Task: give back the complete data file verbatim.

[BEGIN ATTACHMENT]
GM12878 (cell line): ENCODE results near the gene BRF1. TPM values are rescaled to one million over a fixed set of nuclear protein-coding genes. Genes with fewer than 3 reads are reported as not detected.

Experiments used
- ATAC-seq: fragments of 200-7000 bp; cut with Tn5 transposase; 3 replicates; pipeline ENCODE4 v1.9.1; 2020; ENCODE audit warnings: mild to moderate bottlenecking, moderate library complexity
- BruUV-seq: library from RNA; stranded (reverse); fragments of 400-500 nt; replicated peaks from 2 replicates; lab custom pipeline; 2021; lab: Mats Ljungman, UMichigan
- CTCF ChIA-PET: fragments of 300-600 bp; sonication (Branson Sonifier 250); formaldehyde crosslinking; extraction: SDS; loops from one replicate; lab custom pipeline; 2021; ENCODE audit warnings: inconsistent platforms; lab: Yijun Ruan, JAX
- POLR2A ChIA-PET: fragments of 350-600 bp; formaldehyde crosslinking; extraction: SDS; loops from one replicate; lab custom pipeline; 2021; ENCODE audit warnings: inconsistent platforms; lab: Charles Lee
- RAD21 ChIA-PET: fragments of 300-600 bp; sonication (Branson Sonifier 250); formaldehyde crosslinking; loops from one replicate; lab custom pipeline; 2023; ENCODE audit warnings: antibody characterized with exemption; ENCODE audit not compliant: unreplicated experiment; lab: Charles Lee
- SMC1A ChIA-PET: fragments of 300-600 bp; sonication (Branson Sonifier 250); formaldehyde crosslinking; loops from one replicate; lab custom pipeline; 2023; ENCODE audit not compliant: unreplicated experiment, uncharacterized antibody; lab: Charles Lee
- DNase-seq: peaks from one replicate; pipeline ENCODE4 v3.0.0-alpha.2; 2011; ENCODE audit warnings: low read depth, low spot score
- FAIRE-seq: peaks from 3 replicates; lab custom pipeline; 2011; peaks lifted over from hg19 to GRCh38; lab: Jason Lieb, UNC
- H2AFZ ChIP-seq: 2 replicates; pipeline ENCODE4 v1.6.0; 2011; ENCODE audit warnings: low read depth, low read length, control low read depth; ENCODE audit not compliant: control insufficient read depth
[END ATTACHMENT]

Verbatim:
GM12878 (cell line): ENCODE results near the gene BRF1. TPM values are rescaled to one million over a fixed set of nuclear protein-coding genes. Genes with fewer than 3 reads are reported as not detected.

Experiments used
- ATAC-seq: fragments of 200-7000 bp; cut with Tn5 transposase; 3 replicates; pipeline ENCODE4 v1.9.1; 2020; ENCODE audit warnings: mild to moderate bottlenecking, moderate library complexity
- BruUV-seq: library from RNA; stranded (reverse); fragments of 400-500 nt; replicated peaks from 2 replicates; lab custom pipeline; 2021; lab: Mats Ljungman, UMichigan
- CTCF ChIA-PET: fragments of 300-600 bp; sonication (Branson Sonifier 250); formaldehyde crosslinking; extraction: SDS; loops from one replicate; lab custom pipeline; 2021; ENCODE audit warnings: inconsistent platforms; lab: Yijun Ruan, JAX
- POLR2A ChIA-PET: fragments of 350-600 bp; formaldehyde crosslinking; extraction: SDS; loops from one replicate; lab custom pipeline; 2021; ENCODE audit warnings: inconsistent platforms; lab: Charles Lee
- RAD21 ChIA-PET: fragments of 300-600 bp; sonication (Branson Sonifier 250); formaldehyde crosslinking; loops from one replicate; lab custom pipeline; 2023; ENCODE audit warnings: antibody characterized with exemption; ENCODE audit not compliant: unreplicated experiment; lab: Charles Lee
- SMC1A ChIA-PET: fragments of 300-600 bp; sonication (Branson Sonifier 250); formaldehyde crosslinking; loops from one replicate; lab custom pipeline; 2023; ENCODE audit not compliant: unreplicated experiment, uncharacterized antibody; lab: Charles Lee
- DNase-seq: peaks from one replicate; pipeline ENCODE4 v3.0.0-alpha.2; 2011; ENCODE audit warnings: low read depth, low spot score
- FAIRE-seq: peaks from 3 replicates; lab custom pipeline; 2011; peaks lifted over from hg19 to GRCh38; lab: Jason Lieb, UNC
- H2AFZ ChIP-seq: 2 replicates; pipeline ENCODE4 v1.6.0; 2011; ENCODE audit warnings: low read depth, low read length, control low read depth; ENCODE audit not compliant: control insufficient read depth